Is California’s Partnership With Udacity Actually a Big Deal?

In short, yes and no. First, the story:

Startup Udacity and the California State University system announced they would jointly pilot classes specifically to provide students with a completely online class experience-a first for MOOCs and university professors.  The program, which will launch at  San Jose State University, will offer the classes for $150 apiece and will start this month.

The initial classes,  which will include a remedial algebra course, college-level algebra and introduction to statistics, will be limited to 300 students in total (100 per class), half from SJSU and half from nearby community colleges and high schools. The National Science Foundation is providing funds to study the effectiveness of the new online classes.

This is a huge win for students who get the chance to take a high quality remedial course for a fraction of the expected price. The agreement also legitimately moves the MOOC ball down the field by making online learning a cheaper substitute for a traditional piece of the curriculum. This isn’t an independent class that gives you a certificate or an online class that still requires paying full tuition. In terms of the hypothetical MOOC utopia of cheap learning, it’s close to the real deal.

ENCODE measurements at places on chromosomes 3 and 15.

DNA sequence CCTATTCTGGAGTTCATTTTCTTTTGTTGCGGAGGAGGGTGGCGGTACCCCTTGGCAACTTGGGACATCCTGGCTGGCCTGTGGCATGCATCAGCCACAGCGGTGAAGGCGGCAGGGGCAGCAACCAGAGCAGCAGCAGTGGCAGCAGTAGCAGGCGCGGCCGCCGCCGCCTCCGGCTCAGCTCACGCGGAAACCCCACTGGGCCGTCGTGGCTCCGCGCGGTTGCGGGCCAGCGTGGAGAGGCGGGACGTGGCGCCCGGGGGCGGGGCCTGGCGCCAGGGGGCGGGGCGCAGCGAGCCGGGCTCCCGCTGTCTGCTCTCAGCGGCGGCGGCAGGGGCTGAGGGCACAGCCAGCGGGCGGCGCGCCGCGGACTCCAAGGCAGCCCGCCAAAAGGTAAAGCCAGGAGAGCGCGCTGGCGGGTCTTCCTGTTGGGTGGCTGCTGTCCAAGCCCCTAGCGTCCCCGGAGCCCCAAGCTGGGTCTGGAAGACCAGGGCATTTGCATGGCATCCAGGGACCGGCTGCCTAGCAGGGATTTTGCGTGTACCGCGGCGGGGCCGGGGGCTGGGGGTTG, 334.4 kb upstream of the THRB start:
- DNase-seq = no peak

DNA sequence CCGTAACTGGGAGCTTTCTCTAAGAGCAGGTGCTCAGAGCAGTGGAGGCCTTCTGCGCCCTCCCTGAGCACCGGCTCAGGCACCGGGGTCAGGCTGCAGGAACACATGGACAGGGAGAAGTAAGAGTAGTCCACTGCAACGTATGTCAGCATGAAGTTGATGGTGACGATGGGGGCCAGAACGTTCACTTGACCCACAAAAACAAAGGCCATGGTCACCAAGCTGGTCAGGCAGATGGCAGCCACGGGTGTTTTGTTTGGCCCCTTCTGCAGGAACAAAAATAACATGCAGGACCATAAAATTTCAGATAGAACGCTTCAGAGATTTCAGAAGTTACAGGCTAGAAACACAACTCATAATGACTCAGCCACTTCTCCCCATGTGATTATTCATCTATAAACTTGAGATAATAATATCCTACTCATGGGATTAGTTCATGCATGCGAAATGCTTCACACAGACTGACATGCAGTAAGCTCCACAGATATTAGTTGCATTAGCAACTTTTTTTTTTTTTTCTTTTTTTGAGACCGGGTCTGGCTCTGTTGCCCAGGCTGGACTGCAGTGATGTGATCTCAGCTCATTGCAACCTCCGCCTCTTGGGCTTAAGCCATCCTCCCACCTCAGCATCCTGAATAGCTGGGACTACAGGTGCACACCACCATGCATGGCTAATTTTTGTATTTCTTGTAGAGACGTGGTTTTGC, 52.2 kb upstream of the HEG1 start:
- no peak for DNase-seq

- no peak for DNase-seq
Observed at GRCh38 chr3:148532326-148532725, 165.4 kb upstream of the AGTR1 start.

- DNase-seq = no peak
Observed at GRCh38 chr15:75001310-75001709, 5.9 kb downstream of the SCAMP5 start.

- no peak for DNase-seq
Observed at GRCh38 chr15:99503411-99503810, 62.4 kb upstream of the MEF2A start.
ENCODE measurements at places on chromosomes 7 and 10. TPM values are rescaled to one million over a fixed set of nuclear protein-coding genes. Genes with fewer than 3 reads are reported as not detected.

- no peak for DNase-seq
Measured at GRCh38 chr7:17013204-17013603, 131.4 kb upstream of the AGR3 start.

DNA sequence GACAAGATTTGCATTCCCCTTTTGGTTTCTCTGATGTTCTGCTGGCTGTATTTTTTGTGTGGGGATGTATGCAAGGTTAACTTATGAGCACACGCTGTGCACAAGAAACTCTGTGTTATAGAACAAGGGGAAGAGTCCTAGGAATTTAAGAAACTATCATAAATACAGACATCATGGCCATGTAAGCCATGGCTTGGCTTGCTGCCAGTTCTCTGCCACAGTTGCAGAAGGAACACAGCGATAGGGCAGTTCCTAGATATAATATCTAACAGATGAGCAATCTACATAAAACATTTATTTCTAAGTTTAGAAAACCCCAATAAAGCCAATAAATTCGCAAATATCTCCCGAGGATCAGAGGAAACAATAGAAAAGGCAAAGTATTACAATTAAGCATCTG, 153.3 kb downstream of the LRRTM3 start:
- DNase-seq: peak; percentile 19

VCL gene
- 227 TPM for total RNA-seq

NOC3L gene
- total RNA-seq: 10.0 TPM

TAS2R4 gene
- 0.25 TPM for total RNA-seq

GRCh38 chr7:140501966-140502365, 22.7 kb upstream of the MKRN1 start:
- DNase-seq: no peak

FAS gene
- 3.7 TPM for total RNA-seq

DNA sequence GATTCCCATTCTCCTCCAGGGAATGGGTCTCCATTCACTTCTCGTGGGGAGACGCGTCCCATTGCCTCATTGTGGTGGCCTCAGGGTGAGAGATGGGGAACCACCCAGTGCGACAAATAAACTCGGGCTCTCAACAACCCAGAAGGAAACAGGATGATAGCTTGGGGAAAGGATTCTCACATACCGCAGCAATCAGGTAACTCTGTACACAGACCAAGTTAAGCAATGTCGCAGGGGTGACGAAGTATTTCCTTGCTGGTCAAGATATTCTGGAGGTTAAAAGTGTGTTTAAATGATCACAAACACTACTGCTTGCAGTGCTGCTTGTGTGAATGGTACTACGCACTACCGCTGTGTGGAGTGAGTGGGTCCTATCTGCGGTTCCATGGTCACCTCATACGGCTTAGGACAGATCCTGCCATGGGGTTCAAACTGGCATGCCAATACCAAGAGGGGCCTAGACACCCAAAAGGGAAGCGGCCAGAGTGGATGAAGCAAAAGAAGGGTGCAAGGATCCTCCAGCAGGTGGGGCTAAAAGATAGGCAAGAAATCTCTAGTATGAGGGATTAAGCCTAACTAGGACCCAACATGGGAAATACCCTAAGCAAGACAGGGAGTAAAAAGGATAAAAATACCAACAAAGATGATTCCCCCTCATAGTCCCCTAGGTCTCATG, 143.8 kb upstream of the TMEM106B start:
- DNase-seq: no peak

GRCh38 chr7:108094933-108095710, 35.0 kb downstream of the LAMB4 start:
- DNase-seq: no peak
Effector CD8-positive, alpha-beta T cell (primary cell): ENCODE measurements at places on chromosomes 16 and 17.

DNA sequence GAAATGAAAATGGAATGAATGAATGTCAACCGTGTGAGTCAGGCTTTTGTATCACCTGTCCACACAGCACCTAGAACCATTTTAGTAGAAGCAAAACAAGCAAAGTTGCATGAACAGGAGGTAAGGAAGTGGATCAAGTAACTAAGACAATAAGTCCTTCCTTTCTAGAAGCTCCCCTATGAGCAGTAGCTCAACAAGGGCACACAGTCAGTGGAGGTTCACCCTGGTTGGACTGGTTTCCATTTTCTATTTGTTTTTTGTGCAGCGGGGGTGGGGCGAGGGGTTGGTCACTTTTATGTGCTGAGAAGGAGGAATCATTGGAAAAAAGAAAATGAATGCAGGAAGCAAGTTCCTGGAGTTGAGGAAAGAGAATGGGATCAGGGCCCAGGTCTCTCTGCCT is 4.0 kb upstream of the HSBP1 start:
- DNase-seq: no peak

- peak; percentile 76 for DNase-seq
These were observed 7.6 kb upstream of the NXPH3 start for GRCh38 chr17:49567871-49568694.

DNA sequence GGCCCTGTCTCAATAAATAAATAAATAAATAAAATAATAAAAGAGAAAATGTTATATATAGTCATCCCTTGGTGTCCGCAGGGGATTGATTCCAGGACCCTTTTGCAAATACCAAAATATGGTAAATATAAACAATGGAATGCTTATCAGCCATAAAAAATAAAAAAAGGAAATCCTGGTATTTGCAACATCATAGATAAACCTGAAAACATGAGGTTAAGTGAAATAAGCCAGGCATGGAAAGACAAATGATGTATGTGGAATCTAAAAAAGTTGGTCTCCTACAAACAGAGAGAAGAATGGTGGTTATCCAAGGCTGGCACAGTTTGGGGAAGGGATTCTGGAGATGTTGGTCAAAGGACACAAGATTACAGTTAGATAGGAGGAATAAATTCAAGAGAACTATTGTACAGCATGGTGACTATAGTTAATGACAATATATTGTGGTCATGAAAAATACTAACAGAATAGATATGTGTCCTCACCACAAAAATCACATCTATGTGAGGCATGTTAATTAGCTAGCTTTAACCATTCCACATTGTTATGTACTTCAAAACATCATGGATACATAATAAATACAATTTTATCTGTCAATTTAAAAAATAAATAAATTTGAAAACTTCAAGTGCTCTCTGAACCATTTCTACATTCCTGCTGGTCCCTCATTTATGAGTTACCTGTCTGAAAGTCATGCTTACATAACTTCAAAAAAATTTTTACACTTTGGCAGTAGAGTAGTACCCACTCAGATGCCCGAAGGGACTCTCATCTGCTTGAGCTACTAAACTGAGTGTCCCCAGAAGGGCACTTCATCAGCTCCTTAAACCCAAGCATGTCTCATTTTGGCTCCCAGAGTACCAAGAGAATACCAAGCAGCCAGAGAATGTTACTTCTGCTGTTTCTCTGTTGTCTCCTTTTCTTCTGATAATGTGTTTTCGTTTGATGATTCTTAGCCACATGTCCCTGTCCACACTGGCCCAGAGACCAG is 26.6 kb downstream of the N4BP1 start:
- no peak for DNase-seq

What’s lacking in the deal is that it dances around the core areas where universities are gouging students. Offering remedial classes is a good start, but we’ve yet to see colleges allow cheaper competition with regard to standard courses. In that sense this deal is like a cable company giving you a discount on installation, but still charging you $79.99 for a bundle of channels instead of letting you pay $4.99 to just buy the ESPN networks. The basic model, with all of it’s inefficiencies and injustices, is still the same. Until universities are ready to risk losing significant revenue by letting students take “Microeconomics 200” online for $150, MOOCs will be unable to actively transform the higher education system.

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